Find Your Identity
Guest post by Jill Janes.
I believe that searching for one’s identity is human nature. Though many recall periods of soul searching and identity crisis in adolescence, I think that finding an identity is not simply a growing pain that can be left behind. Throughout our lives we continue to encounter new social, personal, and professional situations that require us to continually reconsider who we are and how we fit into the given context.
Take my husband, for example. An outdoorsman with a love for anything technical, he grew up with one brother and any toy that required logical thinking and constructing. I witnessed one of his identity struggles when our two young daughters begged him to play together with their princess dolls. Loving father that he is, of course he accepted their request. However, I later found him more at ease when he combined the doll playing activity with a littleBits creation, resulting in a ballerina doll that twirled using a tiny motor while spotlighted by a pink LED light.
Like humans, I see that our schools are also in search of an identity. In my state of Iowa, recent legislation and state initiatives have encouraged schools to test new identities with competency-based instruction, STEM education, and models for teacher leadership. With a rise of 1:1 schools in the state, educators are experimenting with new teaching styles that break-down the school walls and connect students to one another. In an effort to meet today’s staff needs as well, school districts are trying out individualized professional development models that allow room for more personalized professional growth.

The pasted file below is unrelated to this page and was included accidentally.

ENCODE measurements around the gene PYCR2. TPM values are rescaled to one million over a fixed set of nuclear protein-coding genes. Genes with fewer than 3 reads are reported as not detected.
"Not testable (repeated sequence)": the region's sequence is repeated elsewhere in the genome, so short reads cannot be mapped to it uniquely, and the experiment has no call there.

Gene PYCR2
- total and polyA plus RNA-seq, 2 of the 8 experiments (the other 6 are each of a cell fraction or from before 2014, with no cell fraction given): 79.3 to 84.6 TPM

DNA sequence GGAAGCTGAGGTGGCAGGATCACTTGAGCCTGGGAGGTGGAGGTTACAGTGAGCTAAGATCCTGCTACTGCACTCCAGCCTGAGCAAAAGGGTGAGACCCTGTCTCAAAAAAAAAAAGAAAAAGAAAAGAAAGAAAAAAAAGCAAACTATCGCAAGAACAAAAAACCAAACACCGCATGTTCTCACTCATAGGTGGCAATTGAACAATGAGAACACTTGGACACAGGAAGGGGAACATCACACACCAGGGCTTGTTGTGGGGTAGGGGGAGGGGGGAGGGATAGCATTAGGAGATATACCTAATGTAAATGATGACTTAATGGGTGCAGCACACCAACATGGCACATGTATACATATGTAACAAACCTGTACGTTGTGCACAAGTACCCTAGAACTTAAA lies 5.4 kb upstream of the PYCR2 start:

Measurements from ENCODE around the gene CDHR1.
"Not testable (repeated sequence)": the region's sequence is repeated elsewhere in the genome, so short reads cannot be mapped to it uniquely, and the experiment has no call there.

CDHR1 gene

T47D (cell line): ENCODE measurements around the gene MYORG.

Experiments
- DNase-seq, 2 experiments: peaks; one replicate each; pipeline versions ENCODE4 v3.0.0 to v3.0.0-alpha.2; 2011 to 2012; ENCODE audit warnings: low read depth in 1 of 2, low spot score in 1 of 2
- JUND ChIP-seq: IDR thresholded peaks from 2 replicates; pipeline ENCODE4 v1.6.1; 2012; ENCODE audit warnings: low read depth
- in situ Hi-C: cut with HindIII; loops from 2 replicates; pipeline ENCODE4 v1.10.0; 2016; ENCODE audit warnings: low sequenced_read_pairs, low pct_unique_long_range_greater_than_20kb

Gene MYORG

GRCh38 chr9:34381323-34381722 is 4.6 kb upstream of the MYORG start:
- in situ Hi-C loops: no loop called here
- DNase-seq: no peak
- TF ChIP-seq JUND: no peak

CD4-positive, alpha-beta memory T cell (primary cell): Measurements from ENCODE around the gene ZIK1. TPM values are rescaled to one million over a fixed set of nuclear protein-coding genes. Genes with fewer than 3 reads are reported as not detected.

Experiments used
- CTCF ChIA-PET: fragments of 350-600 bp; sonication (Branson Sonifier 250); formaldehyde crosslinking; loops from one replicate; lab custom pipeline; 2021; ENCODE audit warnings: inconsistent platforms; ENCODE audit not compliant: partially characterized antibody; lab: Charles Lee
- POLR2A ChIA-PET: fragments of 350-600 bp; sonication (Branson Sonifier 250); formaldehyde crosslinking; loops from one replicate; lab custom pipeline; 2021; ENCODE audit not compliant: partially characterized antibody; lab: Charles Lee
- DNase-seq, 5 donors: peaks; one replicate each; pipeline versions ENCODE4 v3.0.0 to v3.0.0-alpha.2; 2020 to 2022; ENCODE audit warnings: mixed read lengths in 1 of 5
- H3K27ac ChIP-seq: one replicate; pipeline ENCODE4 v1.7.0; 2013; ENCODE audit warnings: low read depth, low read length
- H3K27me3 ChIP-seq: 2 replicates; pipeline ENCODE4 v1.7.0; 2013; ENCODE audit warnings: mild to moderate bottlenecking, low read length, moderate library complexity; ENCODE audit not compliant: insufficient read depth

These identity searches excite me. The technical, cultural, and political changes in our society require our educational leaders to closely examine practices and purposes. What worked a decade ago may no longer work today. The educational reforms we previously believed in may not fit our needs anymore. While it may seem like our schools are always moving on to the next big thing, I see change actions as necessary in a school’s 21st century identity search.
Image credit: Fotologic on Flickr
Political activism may get people invested in politics, and affect urgently needed change, but it comes at the expense of tolerance and healthy democratic norms.